Table of Contents
Effect of Nitrogen on
Fate of Nitrogen in the
of Nitrogen to Uphold Water Quality
Jack V. Baird, Extension Soil Science Specialist
North Carolina Cooperative Extension Service
August 1990 (DED)
Last Web Update:
December 1997 (DBL)
Whatever its source,
nitrogen (N) is essential for achieving optimum yields of
grain, forage, and other crops. The same is true of phosphorus (P)
and other nutrients. Applying too much nitrogen or phosphorus to cropland,
however, can have adverse effects on the environment. Achieving optimum
yields without applying excessive nutrients should therefore be a goal
of all farmers. Excess nitrogen and phosphorus in surface waters and nitrogen
in groundwater cause eutrophication (excess algae growth) in surface waters
and health problems in humans and livestock as a result of high intake
of nitrogen in its nitrate form.
Eutrophication is the slow, natural nutrient
enrichment of streams and lakes and is responsible for the "aging"
of ponds, lakes, and reservoirs. Excessive amounts of nutrients, especially
nitrogen and phosphorus, speed up the eutrophication process. As algae
grow and then decompose they deplete the dissolved oxygen in the water.
This condition usually results in fish kills, offensive odors, unsightliness,
and reduced attractiveness of the water for recreation and other public
uses. These poor conditions have been observed in eastern North Carolina
in the Neuse, Chowan, and Pamlico river systems. However, this condition
occurs only when excessive nutrients are present; a certain amount of
nitrogen and phosphorus is essential for any life to exist in water.
Excessive nitrate (NO3)
in drinking water can cause human and animal health problems, particularly
for small babies. The United States Public Health Service has established
a specific standard of 10 milligrams of nitrate nitrogen
per liter as the maximum concentration safe for human consumption. Problems
in adults that drink water with excessive nitrate are essentially nonexistent
and are rare in infants. The principal sources of nitrate and nitrite
(NO2) for adults are vegetables and cured meats, which supply
more than 95 percent of the total nitrate in typical diets.
Less than 1 percent is from drinking water if it comes from
a low-nitrate source, as is usually the case.
Nitrate toxicity does occur in livestock,
and the nitrate concentrations that produce toxicity are much higher than
those for humans. Nitrate poisoning in livestock depends more on nitrate
in feed than in water. Nitrate-contaminated water is usually a problem
only when it adds to high nitrate concentrations already present in some
The long-term fate of land-applied nitrogen
is the same whether it comes from field-applied fertilizer, legume residues,
animal, industrial, or municipal wastes, or other sources. The possible
outcomes of this applied nitrogen are listed on the following pages.
Remaining in the Soil
The total nitrogen in cultivated soils remains
relatively constant over a period of years. Most of the nitrogen is present
in organic matter, which varies among soils and among cropping systems
on the same soil but is relatively constant for a particular soil on which
a given crop rotation is used. Thus, regardless of how much nitrogen from
fertilizers, legumes, or animal waste is used on a particular soil, nitrogen
does not normally accumulate in the soil. Nitrogen may carry over from
one crop to another, but the nitrogen content of a selected cultivated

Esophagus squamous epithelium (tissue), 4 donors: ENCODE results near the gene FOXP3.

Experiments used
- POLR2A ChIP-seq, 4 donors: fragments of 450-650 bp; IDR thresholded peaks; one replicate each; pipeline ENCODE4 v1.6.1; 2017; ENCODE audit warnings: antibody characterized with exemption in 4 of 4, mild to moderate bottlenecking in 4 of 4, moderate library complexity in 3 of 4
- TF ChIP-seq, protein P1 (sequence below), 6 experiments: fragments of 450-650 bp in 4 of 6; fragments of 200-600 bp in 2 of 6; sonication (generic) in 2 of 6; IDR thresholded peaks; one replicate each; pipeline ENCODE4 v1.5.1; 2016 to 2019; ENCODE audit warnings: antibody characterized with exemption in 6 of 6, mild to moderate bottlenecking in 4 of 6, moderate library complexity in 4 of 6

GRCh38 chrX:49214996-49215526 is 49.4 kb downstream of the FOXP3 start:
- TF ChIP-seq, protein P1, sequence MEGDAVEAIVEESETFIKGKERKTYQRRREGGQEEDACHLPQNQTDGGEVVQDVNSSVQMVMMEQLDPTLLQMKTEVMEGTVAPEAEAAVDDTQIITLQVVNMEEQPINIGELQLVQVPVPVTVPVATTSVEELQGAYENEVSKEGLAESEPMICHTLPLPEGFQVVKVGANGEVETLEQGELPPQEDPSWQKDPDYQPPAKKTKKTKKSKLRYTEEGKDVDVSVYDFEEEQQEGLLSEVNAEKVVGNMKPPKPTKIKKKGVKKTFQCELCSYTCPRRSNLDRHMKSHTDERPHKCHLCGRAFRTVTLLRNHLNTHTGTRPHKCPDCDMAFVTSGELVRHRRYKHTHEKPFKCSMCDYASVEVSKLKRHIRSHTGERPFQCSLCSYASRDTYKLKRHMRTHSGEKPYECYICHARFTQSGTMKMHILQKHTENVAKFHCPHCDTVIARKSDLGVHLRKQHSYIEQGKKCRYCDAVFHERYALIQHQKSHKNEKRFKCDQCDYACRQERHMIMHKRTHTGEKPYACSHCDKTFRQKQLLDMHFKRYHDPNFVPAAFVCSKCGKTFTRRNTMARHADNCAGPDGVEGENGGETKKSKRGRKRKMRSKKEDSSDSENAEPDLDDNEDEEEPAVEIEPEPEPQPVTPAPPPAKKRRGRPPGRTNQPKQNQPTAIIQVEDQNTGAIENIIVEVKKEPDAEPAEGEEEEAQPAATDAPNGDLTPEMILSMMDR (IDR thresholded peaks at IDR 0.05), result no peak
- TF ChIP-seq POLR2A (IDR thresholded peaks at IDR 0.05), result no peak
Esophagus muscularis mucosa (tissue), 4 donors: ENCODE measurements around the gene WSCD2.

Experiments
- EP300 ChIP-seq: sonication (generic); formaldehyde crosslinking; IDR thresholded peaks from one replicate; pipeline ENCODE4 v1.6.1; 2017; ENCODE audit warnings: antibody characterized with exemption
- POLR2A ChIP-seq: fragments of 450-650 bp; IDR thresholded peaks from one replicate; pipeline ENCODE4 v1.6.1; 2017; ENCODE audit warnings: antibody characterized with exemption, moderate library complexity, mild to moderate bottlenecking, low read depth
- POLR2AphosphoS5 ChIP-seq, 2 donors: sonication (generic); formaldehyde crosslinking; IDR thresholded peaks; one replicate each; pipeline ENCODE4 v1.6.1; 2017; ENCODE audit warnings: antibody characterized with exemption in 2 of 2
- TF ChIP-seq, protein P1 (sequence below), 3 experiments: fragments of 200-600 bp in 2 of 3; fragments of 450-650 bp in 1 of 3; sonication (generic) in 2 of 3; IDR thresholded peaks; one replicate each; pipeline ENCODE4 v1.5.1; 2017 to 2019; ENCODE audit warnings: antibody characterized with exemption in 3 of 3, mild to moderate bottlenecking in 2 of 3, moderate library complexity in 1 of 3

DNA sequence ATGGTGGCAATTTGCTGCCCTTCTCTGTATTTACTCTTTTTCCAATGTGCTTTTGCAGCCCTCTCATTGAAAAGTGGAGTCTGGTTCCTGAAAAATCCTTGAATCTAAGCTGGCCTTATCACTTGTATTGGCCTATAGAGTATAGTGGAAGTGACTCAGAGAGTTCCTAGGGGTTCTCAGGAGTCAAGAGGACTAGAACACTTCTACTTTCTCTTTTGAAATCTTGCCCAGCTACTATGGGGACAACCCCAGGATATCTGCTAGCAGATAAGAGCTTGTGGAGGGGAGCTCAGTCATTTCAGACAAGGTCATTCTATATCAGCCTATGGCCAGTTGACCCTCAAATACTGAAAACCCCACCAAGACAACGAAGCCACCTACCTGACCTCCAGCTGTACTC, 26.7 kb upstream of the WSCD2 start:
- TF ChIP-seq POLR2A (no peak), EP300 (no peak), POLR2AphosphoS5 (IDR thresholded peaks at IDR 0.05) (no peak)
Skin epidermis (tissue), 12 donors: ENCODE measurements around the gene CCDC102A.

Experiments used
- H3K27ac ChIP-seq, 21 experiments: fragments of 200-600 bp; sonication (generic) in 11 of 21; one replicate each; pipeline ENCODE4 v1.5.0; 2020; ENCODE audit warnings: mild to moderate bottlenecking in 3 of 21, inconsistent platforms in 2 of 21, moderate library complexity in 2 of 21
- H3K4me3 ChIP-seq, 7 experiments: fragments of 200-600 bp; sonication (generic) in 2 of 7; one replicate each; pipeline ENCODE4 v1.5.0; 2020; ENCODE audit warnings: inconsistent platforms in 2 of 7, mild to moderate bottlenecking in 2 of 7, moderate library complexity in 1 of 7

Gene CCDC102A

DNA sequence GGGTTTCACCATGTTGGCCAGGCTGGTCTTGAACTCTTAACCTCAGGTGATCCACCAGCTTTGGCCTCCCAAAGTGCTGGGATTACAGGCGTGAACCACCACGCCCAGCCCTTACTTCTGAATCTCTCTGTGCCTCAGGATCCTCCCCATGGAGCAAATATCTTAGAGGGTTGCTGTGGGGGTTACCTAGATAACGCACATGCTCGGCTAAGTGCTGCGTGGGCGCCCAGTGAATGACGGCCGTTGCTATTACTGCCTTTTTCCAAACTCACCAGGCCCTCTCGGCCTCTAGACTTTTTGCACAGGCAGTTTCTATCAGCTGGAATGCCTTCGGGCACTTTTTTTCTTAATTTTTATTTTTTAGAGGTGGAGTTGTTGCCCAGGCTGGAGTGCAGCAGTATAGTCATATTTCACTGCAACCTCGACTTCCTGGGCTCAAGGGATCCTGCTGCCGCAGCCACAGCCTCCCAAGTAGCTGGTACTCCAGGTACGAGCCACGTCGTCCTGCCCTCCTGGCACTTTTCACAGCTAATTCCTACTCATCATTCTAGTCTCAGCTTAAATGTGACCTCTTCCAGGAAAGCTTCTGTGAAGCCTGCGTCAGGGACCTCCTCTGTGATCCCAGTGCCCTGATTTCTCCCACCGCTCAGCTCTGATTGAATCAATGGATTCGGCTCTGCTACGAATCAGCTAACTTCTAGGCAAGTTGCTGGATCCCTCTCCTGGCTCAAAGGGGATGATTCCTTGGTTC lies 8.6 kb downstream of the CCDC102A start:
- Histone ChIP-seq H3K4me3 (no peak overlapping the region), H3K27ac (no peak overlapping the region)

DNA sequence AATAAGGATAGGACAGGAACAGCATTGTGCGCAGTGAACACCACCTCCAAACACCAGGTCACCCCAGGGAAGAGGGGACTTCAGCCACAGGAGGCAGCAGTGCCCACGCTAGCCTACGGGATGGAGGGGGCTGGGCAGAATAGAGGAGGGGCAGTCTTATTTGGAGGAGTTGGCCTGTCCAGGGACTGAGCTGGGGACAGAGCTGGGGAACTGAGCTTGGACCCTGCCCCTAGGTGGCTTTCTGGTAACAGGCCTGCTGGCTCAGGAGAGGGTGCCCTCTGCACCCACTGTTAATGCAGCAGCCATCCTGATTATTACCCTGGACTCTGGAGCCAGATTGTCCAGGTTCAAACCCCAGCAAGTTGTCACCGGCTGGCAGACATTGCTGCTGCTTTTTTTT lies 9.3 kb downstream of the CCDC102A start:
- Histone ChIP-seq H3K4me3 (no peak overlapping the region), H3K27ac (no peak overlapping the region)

soil does not increase greatly over a period of years. Thus, most of the
nitrogen is lost from the soil in one way or another. Regardless of whether
nitrogen is in the organic or inorganic form when applied to crops on
North Carolina soils, it undergoes transformation to yield nitrate as
an end product.
of Nitrogen in Harvested Crop
The amount of nitrogen harvested by crop
plants is less than most people assume; for example, recovery of only
50 percent of the applied nitrogen is a good average. However,
the recovery rate varies for different crops and soils. Research in North
Carolina has shown that 90 percent or more of the nitrogen
applied to sod crops (such as bluegrass or coastal bermudagrass) is commonly
recovered. Flue-cured tobacco recovers 70 to 80 percent in
seasons of average rainfall. The recovery of nitrogen applied to corn
for grain largely depends on the amount applied and the yield obtained.
Approximately 0.8 pound of nitrogen is harvested with each bushel of corn.
Farmers who apply 150 pounds of nitrogen per acre and harvest
100 bushels per acre recover approximately 53 percent
of the applied nitrogen. However, if farmers harvested only 50 bushels
per acre from the same nitrogen application, they would have recovered
only 27 percent of the applied nitrogen. The percentage of
recovery would be increased considerably if the corn were harvested for
The above examples suggest that in most seasons
an average of 30 to 50 percent of applied nitrogen may not be used by
the crops. This nitrogen may be lost by leaching or runoff and represents
a potential source of pollution.
Nitrogen Lost to the Air as Gas
North Carolina State University soil scientists
have documented that some of the nitrogen that moves below the plant root
zone is lost to the atmosphere through a process called denitrification.
This process is the breakdown of nitrate to simple nitrogen (N2)
and oxygen (02) gases that return to the atmosphere.
Loss of nitrogen as a gas by this process is not extensive in well-aerated,
cultivated soils. Nitrogen applications to high-water-table soils of the
lower coastal plain that are poorly drained and high in organic matter
are the least likely to contribute to contamination of groundwater by
nitrate. The organic matter in the shallow groundwater provides energy
for microorganisms that promote denitrification and thus much of the nitrogen
is lost in the gaseous form rather than as nitrate.
Studies have shown that nitrate levels are
not alarming even in moderately to well-drained soils with low organic